Vera Manuel devoted her life to encouraging others to free ourselves through the use of our personal voices. Telling the truth is disarming, speaking your truth is a generous and healing gift.

Thursday, October 14, 2010

"Theatre that heals wounded communities"

From Beverley Haun, "Native Textuality" book review, published in Canadian Literature:

Taking Back Our Spirits, by Jo-Ann Episkenew, focuses on horrific past colonial traumas experienced by Native Canadians and current healing through personal and communal narratives. It begins with an accounting of historic government policies and practices, with a specific focus on the prairies, that displaced and marginalized First Nations. Episkenew then demonstrates how these physical exclusionary policies are also reflected in Indigenous peoples’ exclusion from the authorized story of the creation of the Canadian nation-state, resulting in a national collective myth that foregrounds and validates the story of settlers.

In the second part of her book, Episkenew considers the historic and continuing trauma experienced by First Nations as a result of these government policies, specifically removal from the land and residential schooling. She catalogues the repercussions down through time for parents forced to give up their children and children forced to live apart, being taught to discard their own languages and cultures as worthless. Into this bleak scenario, Episkenew introduces the hope of First Nations authors to use narrative, novels, autobiography, and community theatre as a healing anodyne for themselves and their own people. She explains how Indigenous life-writing helps Indigenous readers to heal from the trauma of colonization by recrafting their personal and collective myths.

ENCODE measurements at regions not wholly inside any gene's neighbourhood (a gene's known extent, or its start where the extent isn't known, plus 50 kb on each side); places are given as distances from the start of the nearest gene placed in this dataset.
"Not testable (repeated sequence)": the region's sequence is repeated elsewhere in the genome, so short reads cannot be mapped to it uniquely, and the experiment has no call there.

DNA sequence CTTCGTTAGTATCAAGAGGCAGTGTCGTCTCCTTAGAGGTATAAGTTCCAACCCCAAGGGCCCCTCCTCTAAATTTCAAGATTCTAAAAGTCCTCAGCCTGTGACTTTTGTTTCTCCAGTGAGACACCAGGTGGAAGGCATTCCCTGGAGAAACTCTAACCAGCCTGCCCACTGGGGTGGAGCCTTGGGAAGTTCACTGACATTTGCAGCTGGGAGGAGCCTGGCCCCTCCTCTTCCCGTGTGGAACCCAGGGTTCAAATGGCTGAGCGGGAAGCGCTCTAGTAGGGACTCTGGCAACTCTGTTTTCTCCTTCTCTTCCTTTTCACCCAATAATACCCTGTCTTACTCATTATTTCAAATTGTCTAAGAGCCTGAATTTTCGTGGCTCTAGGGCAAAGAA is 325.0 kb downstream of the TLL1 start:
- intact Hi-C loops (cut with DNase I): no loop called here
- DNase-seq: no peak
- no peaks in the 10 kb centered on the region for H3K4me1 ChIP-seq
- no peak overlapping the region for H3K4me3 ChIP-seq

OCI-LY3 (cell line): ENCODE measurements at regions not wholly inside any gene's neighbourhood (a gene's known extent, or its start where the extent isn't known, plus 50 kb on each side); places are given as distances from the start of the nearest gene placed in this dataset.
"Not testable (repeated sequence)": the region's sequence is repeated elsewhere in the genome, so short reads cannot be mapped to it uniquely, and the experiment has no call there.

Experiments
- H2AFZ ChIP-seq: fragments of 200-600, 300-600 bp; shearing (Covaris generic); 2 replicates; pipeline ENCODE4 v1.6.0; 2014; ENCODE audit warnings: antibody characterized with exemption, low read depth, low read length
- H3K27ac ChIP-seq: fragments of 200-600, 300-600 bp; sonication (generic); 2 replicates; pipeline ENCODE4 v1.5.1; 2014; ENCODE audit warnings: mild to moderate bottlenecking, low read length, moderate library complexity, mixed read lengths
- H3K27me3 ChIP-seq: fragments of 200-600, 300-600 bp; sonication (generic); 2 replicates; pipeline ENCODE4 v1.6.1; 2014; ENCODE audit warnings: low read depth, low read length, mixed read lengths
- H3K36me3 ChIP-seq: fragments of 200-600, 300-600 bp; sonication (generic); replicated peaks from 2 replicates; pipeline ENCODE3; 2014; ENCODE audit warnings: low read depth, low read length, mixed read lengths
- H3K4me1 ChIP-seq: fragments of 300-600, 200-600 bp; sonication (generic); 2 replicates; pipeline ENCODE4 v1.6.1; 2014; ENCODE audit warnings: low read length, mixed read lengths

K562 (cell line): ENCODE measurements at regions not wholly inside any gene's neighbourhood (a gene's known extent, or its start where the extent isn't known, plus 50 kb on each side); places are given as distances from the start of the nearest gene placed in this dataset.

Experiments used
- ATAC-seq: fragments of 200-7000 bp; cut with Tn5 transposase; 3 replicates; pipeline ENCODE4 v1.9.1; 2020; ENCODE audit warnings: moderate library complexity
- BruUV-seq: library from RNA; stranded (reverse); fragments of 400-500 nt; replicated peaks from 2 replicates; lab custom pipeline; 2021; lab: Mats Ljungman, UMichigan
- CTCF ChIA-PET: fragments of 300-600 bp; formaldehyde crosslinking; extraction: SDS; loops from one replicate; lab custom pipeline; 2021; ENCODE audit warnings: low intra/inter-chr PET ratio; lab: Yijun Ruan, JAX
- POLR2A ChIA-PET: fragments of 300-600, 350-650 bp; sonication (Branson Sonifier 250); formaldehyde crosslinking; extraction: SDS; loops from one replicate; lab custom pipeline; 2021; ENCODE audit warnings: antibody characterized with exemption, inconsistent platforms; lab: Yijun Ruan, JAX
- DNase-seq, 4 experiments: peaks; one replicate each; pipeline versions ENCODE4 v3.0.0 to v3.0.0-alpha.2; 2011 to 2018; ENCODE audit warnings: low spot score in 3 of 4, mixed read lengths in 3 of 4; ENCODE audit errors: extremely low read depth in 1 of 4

... Episkenew makes the case for such texts to find a place in the Canadian school curriculum and a place for study in the academy, arguing that inclusion in curriculum has the potential to disrupt the Canadian settler myth for young Canadians and inclusion in the academy validates the importance of these texts as a vital part of the recalibrated collective voice of the country.

The final portion of Episkenew’s thesis is to demonstrate the importance of communal narrative participation—through theatrical production—performance, and attendance, to transform. This transformation is accomplished by addressing unresolved grief and trauma present in so many Native communities.

Taking Back Our Spirits: Indigenous Literature, Public Policy and Healing

My comment: Jo-Ann Episkenew includes an extended discussion of Vera's play, "Strength of Indian Women," in chapter 5,  "Theatre that heals wounded communities." In her original text, she does not locate the grief and trauma solely in Native communities, as the reviewer implies, but as a reality contigent across boundaries and across Canada. An important element in Episkenew's work is reweaving that which Canadians are trained to consider quite separately, and thus, this book is Highly Recommended.